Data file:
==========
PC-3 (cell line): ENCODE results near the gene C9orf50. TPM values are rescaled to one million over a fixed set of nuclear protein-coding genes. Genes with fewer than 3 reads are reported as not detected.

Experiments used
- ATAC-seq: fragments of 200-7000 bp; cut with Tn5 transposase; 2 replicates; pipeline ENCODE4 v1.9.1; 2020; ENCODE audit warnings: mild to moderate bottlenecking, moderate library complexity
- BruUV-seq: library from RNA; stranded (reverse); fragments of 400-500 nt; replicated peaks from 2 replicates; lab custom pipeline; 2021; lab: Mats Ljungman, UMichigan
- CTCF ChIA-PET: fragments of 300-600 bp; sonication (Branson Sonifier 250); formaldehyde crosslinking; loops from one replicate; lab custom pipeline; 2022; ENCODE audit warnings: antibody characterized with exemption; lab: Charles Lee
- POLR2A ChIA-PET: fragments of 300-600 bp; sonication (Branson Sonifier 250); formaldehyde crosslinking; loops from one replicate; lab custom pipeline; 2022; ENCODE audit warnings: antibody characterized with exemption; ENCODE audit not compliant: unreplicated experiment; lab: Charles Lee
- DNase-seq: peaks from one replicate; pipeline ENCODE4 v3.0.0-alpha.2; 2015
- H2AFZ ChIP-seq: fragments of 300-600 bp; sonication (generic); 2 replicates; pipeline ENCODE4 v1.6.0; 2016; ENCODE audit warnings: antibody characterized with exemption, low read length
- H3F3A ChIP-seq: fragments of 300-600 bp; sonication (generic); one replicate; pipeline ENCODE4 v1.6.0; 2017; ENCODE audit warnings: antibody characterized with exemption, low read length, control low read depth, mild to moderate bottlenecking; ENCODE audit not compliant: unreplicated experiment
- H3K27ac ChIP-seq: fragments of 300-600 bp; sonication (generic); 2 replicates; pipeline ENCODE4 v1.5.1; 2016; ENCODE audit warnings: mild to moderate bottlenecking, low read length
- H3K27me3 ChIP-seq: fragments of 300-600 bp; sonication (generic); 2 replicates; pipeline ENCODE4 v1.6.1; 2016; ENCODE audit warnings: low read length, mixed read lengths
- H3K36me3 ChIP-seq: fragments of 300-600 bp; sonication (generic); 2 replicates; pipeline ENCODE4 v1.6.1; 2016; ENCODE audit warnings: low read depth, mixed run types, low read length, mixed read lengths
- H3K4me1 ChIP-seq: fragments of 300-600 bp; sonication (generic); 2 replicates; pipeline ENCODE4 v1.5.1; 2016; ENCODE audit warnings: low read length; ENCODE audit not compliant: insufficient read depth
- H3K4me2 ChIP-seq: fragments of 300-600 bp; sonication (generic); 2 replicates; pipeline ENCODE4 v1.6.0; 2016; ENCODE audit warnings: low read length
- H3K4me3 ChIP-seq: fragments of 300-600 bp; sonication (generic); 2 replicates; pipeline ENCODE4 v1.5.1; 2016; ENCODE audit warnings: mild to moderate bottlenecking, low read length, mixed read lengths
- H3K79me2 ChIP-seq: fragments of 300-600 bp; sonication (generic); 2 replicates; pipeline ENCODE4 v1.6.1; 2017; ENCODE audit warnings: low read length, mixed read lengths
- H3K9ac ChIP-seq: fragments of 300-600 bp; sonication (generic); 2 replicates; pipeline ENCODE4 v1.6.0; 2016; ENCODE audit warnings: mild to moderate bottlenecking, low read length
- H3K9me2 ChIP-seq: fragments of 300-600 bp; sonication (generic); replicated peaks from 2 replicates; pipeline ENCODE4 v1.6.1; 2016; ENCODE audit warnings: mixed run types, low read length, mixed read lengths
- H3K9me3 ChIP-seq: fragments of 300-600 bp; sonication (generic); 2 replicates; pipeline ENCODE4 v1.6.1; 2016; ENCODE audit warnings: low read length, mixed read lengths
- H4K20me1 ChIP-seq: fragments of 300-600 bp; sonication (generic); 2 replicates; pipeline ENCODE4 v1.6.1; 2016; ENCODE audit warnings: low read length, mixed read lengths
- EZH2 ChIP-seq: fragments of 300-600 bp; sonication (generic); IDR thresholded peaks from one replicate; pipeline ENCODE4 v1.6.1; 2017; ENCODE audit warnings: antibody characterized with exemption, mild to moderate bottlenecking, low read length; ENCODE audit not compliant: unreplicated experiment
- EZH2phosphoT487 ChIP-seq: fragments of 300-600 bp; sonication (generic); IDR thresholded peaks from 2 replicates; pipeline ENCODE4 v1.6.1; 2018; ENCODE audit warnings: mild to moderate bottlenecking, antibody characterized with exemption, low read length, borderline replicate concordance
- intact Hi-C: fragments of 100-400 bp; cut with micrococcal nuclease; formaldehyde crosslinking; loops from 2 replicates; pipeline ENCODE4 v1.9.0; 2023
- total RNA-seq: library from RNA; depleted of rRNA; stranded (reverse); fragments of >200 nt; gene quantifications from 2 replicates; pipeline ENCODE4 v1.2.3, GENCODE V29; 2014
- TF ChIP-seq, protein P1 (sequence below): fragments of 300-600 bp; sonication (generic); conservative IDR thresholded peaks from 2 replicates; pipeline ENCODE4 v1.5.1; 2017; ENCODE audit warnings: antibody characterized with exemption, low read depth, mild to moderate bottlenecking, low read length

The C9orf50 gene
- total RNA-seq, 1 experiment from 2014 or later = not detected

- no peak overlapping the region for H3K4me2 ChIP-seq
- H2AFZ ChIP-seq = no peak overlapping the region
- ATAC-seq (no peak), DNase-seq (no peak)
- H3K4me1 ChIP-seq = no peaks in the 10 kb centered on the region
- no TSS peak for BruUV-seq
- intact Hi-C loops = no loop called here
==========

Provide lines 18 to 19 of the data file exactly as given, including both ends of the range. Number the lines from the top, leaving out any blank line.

- H3K9me2 ChIP-seq: fragments of 300-600 bp; sonication (generic); replicated peaks from 2 replicates; pipeline ENCODE4 v1.6.1; 2016; ENCODE audit warnings: mixed run types, low read length, mixed read lengths
- H3K9me3 ChIP-seq: fragments of 300-600 bp; sonication (generic); 2 replicates; pipeline ENCODE4 v1.6.1; 2016; ENCODE audit warnings: low read length, mixed read lengths